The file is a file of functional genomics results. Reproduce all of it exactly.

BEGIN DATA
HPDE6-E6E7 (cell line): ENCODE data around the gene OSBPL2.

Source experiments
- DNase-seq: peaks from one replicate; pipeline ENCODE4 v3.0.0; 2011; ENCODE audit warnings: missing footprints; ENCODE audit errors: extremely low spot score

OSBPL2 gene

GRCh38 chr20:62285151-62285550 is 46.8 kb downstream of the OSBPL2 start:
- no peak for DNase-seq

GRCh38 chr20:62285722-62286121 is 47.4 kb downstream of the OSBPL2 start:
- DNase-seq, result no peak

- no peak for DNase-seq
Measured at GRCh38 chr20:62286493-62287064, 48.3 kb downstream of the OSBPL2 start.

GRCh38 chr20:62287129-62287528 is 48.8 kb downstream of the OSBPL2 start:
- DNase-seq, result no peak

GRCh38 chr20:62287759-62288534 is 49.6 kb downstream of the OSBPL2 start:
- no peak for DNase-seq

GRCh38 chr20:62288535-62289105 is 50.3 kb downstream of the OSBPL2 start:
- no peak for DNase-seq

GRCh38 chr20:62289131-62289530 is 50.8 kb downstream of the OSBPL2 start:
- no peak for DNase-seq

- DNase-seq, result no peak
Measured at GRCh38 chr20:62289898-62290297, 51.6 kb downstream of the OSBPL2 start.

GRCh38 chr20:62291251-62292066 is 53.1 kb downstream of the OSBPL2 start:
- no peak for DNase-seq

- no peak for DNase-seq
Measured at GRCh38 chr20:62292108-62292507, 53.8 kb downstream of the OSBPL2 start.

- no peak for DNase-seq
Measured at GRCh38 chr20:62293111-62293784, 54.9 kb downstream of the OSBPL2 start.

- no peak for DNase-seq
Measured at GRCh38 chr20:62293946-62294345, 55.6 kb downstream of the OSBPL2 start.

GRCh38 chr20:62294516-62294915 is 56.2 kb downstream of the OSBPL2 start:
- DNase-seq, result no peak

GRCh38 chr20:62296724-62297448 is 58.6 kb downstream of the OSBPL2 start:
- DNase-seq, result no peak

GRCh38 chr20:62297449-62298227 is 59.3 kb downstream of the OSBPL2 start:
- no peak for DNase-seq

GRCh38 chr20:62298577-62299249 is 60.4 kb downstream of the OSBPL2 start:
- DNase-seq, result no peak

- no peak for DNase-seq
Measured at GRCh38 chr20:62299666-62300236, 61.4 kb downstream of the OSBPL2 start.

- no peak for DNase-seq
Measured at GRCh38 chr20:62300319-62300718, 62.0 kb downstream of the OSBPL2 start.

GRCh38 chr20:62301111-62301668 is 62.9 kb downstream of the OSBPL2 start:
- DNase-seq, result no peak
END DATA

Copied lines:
HPDE6-E6E7 (cell line): ENCODE data around the gene OSBPL2.

Source experiments
- DNase-seq: peaks from one replicate; pipeline ENCODE4 v3.0.0; 2011; ENCODE audit warnings: missing footprints; ENCODE audit errors: extremely low spot score

OSBPL2 gene

GRCh38 chr20:62285151-62285550 is 46.8 kb downstream of the OSBPL2 start:
- no peak for DNase-seq

GRCh38 chr20:62285722-62286121 is 47.4 kb downstream of the OSBPL2 start:
- DNase-seq, result no peak

- no peak for DNase-seq
Measured at GRCh38 chr20:62286493-62287064, 48.3 kb downstream of the OSBPL2 start.

GRCh38 chr20:62287129-62287528 is 48.8 kb downstream of the OSBPL2 start:
- DNase-seq, result no peak

GRCh38 chr20:62287759-62288534 is 49.6 kb downstream of the OSBPL2 start:
- no peak for DNase-seq

GRCh38 chr20:62288535-62289105 is 50.3 kb downstream of the OSBPL2 start:
- no peak for DNase-seq

GRCh38 chr20:62289131-62289530 is 50.8 kb downstream of the OSBPL2 start:
- no peak for DNase-seq

- DNase-seq, result no peak
Measured at GRCh38 chr20:62289898-62290297, 51.6 kb downstream of the OSBPL2 start.

GRCh38 chr20:62291251-62292066 is 53.1 kb downstream of the OSBPL2 start:
- no peak for DNase-seq

- no peak for DNase-seq
Measured at GRCh38 chr20:62292108-62292507, 53.8 kb downstream of the OSBPL2 start.

- no peak for DNase-seq
Measured at GRCh38 chr20:62293111-62293784, 54.9 kb downstream of the OSBPL2 start.

- no peak for DNase-seq
Measured at GRCh38 chr20:62293946-62294345, 55.6 kb downstream of the OSBPL2 start.

GRCh38 chr20:62294516-62294915 is 56.2 kb downstream of the OSBPL2 start:
- DNase-seq, result no peak

GRCh38 chr20:62296724-62297448 is 58.6 kb downstream of the OSBPL2 start:
- DNase-seq, result no peak

GRCh38 chr20:62297449-62298227 is 59.3 kb downstream of the OSBPL2 start:
- no peak for DNase-seq

GRCh38 chr20:62298577-62299249 is 60.4 kb downstream of the OSBPL2 start:
- DNase-seq, result no peak

- no peak for DNase-seq
Measured at GRCh38 chr20:62299666-62300236, 61.4 kb downstream of the OSBPL2 start.

- no peak for DNase-seq
Measured at GRCh38 chr20:62300319-62300718, 62.0 kb downstream of the OSBPL2 start.

GRCh38 chr20:62301111-62301668 is 62.9 kb downstream of the OSBPL2 start:
- DNase-seq, result no peak